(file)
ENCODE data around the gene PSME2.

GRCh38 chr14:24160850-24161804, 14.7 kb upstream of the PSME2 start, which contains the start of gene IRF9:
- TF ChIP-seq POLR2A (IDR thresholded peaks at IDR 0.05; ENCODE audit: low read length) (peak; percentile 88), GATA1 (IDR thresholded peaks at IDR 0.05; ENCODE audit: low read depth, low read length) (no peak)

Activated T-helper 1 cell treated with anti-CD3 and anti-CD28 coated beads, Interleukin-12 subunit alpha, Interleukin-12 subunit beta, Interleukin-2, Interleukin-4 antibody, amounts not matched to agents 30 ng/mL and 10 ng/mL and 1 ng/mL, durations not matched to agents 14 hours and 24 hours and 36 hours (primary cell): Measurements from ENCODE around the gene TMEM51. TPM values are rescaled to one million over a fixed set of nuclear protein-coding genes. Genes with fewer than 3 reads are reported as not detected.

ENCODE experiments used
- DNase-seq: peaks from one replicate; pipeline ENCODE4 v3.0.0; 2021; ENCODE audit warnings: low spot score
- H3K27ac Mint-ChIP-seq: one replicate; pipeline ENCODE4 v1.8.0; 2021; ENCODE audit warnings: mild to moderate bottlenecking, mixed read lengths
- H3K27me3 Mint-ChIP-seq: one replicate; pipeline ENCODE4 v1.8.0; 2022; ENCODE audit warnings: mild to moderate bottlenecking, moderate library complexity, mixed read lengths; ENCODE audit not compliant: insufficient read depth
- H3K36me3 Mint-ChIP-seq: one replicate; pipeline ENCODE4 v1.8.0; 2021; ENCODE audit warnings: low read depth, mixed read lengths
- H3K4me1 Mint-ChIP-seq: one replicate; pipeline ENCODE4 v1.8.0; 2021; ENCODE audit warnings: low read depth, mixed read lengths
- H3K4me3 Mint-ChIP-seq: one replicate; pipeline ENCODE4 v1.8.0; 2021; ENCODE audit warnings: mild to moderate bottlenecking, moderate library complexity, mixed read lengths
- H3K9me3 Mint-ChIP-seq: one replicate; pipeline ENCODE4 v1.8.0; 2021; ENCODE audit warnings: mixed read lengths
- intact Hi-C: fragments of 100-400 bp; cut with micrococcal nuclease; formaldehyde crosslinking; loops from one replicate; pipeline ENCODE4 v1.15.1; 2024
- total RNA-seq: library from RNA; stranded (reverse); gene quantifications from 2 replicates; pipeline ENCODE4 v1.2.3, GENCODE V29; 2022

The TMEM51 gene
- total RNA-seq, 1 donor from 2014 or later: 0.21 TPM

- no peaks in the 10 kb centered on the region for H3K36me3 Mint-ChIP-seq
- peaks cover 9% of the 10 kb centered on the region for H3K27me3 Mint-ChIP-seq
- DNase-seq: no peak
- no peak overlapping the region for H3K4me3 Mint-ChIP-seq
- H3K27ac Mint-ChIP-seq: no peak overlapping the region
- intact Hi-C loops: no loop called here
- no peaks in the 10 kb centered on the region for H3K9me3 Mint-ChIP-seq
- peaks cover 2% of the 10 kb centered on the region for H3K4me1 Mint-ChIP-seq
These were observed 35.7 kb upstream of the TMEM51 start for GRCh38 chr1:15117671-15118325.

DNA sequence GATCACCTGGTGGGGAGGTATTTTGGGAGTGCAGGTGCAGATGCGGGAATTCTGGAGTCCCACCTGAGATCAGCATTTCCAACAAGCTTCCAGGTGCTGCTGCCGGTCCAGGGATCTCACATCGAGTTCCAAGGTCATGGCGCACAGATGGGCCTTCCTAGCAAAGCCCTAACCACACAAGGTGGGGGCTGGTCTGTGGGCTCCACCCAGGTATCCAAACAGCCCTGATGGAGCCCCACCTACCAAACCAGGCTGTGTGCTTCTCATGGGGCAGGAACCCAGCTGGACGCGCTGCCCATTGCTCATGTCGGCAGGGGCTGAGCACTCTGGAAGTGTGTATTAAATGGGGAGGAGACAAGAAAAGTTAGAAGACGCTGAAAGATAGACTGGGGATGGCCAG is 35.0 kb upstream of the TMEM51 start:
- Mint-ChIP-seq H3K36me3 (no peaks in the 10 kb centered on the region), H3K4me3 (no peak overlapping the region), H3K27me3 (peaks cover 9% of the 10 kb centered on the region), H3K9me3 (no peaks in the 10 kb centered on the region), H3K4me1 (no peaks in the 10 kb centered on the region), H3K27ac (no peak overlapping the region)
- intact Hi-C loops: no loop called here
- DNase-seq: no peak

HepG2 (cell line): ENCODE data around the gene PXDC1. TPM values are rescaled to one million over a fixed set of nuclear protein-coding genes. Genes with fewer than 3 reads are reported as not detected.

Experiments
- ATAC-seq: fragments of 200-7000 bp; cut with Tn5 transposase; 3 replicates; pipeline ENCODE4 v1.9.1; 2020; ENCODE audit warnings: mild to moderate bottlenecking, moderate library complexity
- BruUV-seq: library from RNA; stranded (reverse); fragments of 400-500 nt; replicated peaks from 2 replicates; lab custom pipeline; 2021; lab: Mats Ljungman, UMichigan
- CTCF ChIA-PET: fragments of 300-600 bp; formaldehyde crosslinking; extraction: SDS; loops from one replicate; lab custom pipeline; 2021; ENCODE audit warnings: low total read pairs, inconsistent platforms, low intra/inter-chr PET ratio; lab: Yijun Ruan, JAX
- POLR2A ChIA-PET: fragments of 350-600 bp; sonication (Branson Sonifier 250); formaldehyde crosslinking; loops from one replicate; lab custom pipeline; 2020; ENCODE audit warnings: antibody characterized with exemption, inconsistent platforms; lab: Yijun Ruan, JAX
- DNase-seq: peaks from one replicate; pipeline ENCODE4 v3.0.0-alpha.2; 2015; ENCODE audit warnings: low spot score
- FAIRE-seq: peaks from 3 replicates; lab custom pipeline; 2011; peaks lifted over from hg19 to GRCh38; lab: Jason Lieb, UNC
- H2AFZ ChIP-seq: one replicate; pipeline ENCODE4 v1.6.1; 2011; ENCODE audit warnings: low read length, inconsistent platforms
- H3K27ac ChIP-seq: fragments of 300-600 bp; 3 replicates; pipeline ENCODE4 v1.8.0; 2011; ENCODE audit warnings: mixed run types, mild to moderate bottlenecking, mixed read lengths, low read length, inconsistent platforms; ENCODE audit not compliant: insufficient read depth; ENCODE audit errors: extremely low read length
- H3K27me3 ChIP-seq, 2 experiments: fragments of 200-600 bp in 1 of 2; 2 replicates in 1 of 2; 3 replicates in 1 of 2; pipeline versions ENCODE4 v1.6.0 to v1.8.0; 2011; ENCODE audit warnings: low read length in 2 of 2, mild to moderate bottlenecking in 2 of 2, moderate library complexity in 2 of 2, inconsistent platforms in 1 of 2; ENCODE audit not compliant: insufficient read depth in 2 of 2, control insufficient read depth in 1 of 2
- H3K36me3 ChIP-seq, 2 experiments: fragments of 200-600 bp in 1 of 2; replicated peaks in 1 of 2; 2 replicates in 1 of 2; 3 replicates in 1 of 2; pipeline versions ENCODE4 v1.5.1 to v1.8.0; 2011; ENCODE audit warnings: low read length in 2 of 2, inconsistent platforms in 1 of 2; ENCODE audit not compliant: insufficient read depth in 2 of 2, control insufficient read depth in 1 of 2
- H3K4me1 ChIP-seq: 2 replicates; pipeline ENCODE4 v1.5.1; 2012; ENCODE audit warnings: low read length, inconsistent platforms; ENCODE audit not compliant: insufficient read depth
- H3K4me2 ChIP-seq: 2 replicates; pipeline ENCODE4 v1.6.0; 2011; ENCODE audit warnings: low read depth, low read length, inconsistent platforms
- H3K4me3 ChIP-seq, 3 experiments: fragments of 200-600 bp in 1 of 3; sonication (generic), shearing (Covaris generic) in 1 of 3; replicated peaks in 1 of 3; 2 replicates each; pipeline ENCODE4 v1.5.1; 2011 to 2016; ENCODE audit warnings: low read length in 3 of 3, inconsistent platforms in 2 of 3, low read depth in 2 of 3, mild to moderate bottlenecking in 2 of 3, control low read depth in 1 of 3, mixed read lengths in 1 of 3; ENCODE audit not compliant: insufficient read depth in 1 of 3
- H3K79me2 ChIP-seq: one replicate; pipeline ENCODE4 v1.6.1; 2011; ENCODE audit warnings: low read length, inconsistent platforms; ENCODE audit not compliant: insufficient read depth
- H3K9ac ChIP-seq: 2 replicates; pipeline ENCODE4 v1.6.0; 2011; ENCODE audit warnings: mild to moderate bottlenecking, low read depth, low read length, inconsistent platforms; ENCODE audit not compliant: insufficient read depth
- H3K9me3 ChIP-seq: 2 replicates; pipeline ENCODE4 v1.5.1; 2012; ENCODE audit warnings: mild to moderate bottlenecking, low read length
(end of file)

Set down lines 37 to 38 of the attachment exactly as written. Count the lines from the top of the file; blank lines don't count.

- FAIRE-seq: peaks from 3 replicates; lab custom pipeline; 2011; peaks lifted over from hg19 to GRCh38; lab: Jason Lieb, UNC
- H2AFZ ChIP-seq: one replicate; pipeline ENCODE4 v1.6.1; 2011; ENCODE audit warnings: low read length, inconsistent platforms